Cinema has the capability to showcase different perspectives and experiences we would otherwise not be able to relate to or empathize with, at least not in an especially profound manner. Written and directed by Waheed AlQawasmi, Jacir is an uplifting and candid tale about the refugee experience.
The film follows Jacir (Malek Rahbani), a Syrian immigrant living in Memphis, Tennessee. He was uprooted from his home in Syria because of war and then went searching for the American Dream after losing everything. Unfortunately, Jacir knows very little English and remains plagued by a tragedy. Living in poverty and working as a line cook at a small family establishment is not the American Dream Jacir hoped for.
Newcomer Malek Rahbani displays incredible resolve and compassion as the indomitable Jacir. Despite being stifled by isolation and despair, Jacir persists in being kind and helpful. “I love taking something broken and fixing it. When it’s done, I feel like I fixed something in myself,” he says. So, for the titular character, helping others is not entirely self-sacrificing, adding another realistic and sensible dimension to him.
“…uprooted from his home in Syria because of war, and then went searching for the American Dream…”
Jacir’s opioid-addicted neighbor Meryl (a suitably churlish Lorraine Bracco in a uniquely piteous role), gives him every reason to steer clear from her. That said, Jacir and Meryl are put in situations where they must interact. At work, Jacir befriends Jerome (Tutweezy), his affable and spirited co-worker who aspires to be a rapper. While the unlikely friendships that develop in Jacir are foreseeable, Rahbani has good chemistry with Bracco and Tutweezy. Rahbani and Bracco, more specifically, deftly bounce insults off each other.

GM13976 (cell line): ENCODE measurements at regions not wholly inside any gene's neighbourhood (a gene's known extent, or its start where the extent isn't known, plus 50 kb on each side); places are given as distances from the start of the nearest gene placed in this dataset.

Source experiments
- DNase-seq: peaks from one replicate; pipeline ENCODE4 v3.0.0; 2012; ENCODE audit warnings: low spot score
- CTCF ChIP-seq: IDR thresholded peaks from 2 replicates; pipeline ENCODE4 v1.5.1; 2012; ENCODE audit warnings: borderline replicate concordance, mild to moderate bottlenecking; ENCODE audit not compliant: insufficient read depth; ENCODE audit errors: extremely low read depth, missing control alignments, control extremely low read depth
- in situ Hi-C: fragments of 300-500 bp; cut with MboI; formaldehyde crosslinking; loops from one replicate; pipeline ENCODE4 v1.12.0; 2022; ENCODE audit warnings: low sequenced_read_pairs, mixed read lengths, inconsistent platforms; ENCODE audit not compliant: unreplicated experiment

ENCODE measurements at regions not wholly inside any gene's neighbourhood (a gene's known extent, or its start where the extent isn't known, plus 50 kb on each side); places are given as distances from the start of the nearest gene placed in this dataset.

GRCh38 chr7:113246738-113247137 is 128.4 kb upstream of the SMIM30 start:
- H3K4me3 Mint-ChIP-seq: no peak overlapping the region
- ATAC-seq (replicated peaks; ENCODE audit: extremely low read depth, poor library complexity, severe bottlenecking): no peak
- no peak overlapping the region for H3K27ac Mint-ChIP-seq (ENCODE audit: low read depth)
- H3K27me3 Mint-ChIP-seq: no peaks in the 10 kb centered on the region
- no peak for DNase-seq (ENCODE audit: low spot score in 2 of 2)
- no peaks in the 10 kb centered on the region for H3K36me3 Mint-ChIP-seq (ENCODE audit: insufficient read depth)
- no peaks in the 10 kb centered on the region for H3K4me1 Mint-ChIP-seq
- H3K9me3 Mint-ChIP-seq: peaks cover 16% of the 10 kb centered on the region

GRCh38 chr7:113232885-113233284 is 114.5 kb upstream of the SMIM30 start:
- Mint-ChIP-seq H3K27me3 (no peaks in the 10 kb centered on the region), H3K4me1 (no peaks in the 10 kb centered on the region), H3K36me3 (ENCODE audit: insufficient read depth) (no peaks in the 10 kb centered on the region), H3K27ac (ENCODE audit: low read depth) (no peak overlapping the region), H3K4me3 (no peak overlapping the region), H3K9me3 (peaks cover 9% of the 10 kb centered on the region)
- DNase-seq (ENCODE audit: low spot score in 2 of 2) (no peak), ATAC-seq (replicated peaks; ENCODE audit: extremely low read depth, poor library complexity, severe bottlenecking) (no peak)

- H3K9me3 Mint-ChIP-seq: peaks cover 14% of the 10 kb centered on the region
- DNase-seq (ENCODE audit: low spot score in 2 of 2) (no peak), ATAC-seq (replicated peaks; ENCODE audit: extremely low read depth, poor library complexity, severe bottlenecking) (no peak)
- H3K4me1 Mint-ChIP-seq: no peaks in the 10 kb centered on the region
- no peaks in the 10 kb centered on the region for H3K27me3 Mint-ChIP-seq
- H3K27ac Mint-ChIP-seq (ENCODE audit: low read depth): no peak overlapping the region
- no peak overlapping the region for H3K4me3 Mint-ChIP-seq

The plot structure is fragmented into emotionally demanding events that test Jacir’s tolerance of the intolerant. Regarding drama and tension, AlQawasmi sometimes delivers the events and sometimes doesn’t. In a scene where a police officer interrogates Jacir, he trembles and struggles to respond. The score intensifies as Jacir’s breathing escalates and his eyes waver from the officer’s stark gaze. You could cut the tension in this scene with a knife. But it’s not always this palpable, as the writing, particularly during the third act, takes shortcuts. Jacir gets caught up in trouble he may not get himself out of, and a customer lashes out with derogatory language. These pivotal moments transpire quickly and, at the end of the day, are of secondary significance.
Still, AlQawasmi brings out the best of the actors. Admittedly, it occasionally feels as if the filmmaker tried to capture the full extent of the refugee experience but had too many characters and shocking plot developments to make it totally cohesive. However, Jacir’s journey as a Syrian refugee is handled with empathy and insight and will strike a chord with anyone who has ever felt misplaced or misguided in life.
There’s a reposeful scene of Jacir riding on a bicycle under streetlights while listening to hip-hop, and he is momentarily content and worry-free. Euphoric moments like these are few and far between in Jacir. AlQawasmi’s beautifully acted, immensely tearful, and decidedly hopeful indie drama scrutinizes the clashing of culture and the mending of identity in all its intensity and intricacy.
For screening information, visit the Jacir official website.
"…beautifully acted, immensely tearful, and decidedly hopeful..."